Nigeria's Buhari urges greater military commitment, calling Boko Haram fight 'a must-win war'


Nigeria’s Muhammadu Buhari urged troops to show more commitment in fighting Boko Haram despite scores of losses in a recent assault as he visited the key northeastern city of Maiduguri on Wednesday.

The visit came a day before Buhari heads to N’Djamena for talks on the conflict with his regional counterparts in a fighting force against the jihadis.

Addressing delegates at an army conference in Maiduguri, the epicenter of the jihadi insurgency, Buhari acknowledged the military had done a lot to secure the volatile region.

“There has been a remarkable improvement in the security situation in the northeast since 2015 when this administration came to power and you are part of it,” he said.

But defeating Boko Haram was “a must-win war,” insisted the 75-year-old retired general who will seek a second four-year term in February’s elections and who has previously said the Islamist militants were “technically defeated.

“Our troops must not be distracted. They should be committed to the task of eliminating Boko Haram from the face of the Earth.”

The conference had initially been due to take place in Benin City in the south, but it was moved to Maiduguri to honor the soldiers who were killed 10 days ago in an attack on a nearby military base, he said.

There has been an upsurge in deadly attacks on both military and civilian targets in recent months, prompting fears of a resurgence and further attacks as elections approach.

AFP has reported at least 17 attempts to overrun army bases since July. Many have been claimed by Boko Haram faction the Islamic State West Africa Province (ISWAP).

In the latest attack on Nov. 18, at least 43 soldiers were killed in Metele, although troops who survived put the death toll at more than 100.

IS said it had killed 118 troops in five operations in its self-styled West Africa province — Nigeria and Chad — between Nov. 15 and 21, without specifying the exact locations.

Buhari praised the fallen soldiers for their “heroic sacrifices” and pledged to work with partners in the Multinational Joint Task Force (MNJTF) to end the conflict.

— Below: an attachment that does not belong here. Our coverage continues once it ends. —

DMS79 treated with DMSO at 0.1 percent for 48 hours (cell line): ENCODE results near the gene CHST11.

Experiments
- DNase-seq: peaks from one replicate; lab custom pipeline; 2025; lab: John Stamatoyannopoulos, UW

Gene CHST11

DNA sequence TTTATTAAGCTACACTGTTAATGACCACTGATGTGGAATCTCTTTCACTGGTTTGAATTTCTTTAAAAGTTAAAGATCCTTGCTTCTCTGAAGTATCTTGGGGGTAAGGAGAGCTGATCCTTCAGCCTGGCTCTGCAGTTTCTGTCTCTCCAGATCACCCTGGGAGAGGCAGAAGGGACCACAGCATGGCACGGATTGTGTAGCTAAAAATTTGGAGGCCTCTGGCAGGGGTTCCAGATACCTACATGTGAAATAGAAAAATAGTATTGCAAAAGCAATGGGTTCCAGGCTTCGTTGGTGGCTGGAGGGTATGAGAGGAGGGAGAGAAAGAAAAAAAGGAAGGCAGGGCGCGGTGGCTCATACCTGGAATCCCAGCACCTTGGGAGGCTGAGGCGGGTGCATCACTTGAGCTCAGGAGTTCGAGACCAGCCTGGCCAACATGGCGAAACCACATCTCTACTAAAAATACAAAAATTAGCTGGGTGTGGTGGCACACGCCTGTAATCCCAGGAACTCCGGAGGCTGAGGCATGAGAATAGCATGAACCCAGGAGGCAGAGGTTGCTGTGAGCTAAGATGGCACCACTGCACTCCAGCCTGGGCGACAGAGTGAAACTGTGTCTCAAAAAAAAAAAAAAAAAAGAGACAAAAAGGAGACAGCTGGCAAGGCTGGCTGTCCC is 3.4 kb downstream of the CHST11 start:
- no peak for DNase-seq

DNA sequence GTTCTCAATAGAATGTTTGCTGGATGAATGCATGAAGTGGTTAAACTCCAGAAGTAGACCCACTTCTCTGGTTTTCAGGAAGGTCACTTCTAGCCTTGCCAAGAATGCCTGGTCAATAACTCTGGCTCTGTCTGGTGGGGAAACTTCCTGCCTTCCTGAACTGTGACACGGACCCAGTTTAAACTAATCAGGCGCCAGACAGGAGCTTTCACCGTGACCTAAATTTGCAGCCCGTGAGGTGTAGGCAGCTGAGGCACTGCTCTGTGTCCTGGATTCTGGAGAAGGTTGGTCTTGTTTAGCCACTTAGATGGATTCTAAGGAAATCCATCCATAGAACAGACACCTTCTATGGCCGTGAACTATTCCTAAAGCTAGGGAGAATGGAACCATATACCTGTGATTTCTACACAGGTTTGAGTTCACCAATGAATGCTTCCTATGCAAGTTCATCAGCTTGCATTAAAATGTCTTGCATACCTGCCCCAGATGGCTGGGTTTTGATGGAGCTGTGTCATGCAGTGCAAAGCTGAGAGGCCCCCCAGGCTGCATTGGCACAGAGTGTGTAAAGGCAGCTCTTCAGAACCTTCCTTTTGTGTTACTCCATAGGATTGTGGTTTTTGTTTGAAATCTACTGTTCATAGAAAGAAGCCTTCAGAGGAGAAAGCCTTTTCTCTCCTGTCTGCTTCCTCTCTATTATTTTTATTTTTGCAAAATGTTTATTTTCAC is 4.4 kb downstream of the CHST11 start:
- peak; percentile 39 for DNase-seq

The MNJTF comprising Nigeria, Cameroon, Chad, Niger and Benin was set up to fight the Islamists in the Lake Chad region at the height of the conflict in 2014.

At the time, Boko Haram had captured swaths of territory in northeast Nigeria and also launched cross-border attacks into Niger, Chad and Cameroon, whose borders meet on Lake Chad.

Buhari’s office said Central African Republic had also been invited to the one-day meeting, which would “review the security situation” in affected areas.

It would also “adopt measures to enhance the capacity of the Multinational Joint Task Force to meet the challenges of securing the areas,” it said.

Nigerian Defense Minister Mansur Dan-Ali flew to Chad and Niger this week for talks on Boko Haram amid concern about the effectiveness of the coalition.

Security analysts tracking the conflict have indicated a renewed focus on Nigeria by from IS-affiliated groups as well as persistent coordination problems within the MNJTF.

Dan-Ali said the task force would address the circumstances leading to the Metele attack and come up with “new ideas and strategies” to prevent a recurrence.

Security analysts say there must be a change of tactics if the fight against the jihadis is to succeed.

They believe Nigeria’s regional partners are not doing enough to secure their common frontiers against the insurgents.

The nine-year Boko Haram jihadi rebellion has claimed more than 27,000 lives and forced at least 1.8 million to flee their homes, sparking a dire humanitarian crisis in the region.